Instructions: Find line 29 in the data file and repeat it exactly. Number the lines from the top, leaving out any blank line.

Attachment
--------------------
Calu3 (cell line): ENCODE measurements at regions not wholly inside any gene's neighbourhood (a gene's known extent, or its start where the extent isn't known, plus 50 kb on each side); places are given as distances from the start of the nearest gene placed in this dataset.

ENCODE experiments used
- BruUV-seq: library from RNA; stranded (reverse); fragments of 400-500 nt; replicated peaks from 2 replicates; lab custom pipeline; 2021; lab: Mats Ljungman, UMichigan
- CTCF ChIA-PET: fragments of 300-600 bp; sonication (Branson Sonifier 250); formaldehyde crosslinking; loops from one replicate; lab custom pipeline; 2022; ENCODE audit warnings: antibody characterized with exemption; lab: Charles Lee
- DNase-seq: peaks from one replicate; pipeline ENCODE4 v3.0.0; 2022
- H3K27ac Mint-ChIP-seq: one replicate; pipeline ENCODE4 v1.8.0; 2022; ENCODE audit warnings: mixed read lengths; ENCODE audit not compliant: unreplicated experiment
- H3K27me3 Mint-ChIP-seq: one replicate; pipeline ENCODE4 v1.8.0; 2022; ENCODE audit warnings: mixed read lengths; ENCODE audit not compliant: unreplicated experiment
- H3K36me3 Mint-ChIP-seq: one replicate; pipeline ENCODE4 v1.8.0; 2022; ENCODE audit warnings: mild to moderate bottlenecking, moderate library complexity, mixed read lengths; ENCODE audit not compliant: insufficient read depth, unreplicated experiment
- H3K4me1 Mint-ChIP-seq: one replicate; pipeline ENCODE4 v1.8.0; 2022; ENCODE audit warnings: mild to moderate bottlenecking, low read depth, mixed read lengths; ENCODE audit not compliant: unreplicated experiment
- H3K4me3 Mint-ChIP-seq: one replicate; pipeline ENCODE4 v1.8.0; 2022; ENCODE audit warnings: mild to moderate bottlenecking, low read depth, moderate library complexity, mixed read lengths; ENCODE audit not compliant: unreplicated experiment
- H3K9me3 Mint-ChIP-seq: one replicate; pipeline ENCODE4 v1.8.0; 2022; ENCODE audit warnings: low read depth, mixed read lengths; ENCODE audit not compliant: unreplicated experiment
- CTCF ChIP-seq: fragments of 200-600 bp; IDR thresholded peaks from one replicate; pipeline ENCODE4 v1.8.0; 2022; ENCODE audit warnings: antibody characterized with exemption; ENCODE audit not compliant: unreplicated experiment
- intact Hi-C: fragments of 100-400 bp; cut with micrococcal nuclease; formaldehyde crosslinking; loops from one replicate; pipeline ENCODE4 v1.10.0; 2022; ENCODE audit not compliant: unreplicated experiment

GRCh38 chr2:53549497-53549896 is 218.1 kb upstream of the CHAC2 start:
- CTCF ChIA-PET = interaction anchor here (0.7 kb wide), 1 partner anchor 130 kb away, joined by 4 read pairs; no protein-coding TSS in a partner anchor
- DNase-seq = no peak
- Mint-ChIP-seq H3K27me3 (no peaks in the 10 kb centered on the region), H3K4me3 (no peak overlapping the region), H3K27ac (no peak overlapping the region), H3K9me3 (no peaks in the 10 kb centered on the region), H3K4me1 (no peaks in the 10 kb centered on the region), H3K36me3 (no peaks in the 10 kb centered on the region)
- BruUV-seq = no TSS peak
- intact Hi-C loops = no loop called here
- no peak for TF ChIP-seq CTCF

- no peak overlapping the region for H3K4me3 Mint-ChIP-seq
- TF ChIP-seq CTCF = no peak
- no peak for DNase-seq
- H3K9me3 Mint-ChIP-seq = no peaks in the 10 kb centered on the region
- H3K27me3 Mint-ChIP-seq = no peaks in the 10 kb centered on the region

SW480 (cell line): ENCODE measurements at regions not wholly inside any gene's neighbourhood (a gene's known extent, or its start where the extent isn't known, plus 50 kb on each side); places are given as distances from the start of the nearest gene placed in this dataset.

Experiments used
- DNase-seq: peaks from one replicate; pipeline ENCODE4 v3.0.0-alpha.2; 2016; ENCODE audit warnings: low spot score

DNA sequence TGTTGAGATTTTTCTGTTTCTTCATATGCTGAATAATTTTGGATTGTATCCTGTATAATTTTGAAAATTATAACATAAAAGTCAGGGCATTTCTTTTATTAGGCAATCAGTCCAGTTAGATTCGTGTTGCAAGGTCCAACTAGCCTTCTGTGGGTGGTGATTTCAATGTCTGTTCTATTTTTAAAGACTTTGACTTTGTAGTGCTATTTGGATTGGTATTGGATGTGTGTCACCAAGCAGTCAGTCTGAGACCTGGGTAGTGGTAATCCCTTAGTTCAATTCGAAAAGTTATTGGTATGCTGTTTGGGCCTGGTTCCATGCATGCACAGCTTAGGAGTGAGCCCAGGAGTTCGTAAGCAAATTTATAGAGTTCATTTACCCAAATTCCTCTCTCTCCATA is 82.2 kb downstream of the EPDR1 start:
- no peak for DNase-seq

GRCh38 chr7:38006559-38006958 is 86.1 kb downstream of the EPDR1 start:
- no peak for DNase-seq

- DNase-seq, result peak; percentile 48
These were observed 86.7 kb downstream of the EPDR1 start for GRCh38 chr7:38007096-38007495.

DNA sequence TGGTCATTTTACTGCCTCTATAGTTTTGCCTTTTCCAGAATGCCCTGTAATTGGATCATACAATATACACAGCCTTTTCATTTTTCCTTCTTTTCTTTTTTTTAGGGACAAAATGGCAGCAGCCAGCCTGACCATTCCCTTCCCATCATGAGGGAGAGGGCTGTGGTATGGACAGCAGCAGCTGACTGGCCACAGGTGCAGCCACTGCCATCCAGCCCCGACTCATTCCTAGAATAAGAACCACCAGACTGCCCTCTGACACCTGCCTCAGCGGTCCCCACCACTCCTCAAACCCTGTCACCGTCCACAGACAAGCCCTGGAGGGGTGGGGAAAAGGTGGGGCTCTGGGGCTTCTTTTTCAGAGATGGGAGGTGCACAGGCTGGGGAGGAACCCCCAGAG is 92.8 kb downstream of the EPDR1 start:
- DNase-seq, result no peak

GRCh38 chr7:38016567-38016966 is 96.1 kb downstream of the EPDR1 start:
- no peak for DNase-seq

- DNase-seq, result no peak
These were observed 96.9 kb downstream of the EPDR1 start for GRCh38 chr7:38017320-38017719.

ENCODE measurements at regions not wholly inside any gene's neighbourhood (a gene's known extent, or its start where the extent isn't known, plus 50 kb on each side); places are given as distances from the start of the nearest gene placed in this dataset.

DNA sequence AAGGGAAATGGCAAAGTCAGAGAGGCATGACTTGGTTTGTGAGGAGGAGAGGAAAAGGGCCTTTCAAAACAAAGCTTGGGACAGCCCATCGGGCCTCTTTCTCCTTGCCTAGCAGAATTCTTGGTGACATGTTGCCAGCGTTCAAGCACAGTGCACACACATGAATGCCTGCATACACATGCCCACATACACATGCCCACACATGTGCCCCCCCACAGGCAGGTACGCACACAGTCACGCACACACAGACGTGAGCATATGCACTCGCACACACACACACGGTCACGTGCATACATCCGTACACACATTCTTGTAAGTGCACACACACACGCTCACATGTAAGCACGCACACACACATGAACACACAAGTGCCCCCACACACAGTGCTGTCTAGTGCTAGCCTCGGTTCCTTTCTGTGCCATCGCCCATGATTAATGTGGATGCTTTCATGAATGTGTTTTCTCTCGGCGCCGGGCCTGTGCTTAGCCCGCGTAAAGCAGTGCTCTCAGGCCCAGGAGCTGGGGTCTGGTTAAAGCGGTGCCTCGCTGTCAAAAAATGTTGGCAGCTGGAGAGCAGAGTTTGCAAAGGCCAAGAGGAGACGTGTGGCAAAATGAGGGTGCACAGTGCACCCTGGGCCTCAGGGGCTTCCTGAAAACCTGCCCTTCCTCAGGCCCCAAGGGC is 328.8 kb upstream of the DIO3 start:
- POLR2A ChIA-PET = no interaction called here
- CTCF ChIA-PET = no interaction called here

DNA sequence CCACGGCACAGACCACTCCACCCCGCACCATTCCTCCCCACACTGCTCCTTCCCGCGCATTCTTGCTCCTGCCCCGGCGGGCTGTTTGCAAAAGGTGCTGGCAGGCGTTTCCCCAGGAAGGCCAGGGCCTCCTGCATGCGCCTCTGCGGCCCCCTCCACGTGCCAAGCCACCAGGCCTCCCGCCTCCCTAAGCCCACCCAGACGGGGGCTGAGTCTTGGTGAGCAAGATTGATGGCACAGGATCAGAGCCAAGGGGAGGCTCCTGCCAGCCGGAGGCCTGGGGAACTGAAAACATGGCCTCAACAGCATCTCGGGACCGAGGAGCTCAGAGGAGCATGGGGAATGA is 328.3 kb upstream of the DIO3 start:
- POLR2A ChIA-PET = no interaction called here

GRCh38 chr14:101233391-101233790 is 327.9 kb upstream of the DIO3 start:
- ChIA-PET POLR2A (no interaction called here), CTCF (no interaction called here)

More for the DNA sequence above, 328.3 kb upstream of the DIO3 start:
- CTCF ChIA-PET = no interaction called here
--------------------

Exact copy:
DNA sequence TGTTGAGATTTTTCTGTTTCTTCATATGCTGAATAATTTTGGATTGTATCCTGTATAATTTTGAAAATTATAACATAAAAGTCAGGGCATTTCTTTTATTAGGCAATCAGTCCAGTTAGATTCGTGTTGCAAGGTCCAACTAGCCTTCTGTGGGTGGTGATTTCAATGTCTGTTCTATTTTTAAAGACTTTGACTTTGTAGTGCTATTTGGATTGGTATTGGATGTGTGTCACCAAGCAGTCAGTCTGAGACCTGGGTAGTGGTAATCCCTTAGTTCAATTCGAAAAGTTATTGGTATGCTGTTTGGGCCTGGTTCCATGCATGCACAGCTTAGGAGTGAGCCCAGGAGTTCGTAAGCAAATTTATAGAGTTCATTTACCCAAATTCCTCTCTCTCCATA is 82.2 kb downstream of the EPDR1 start: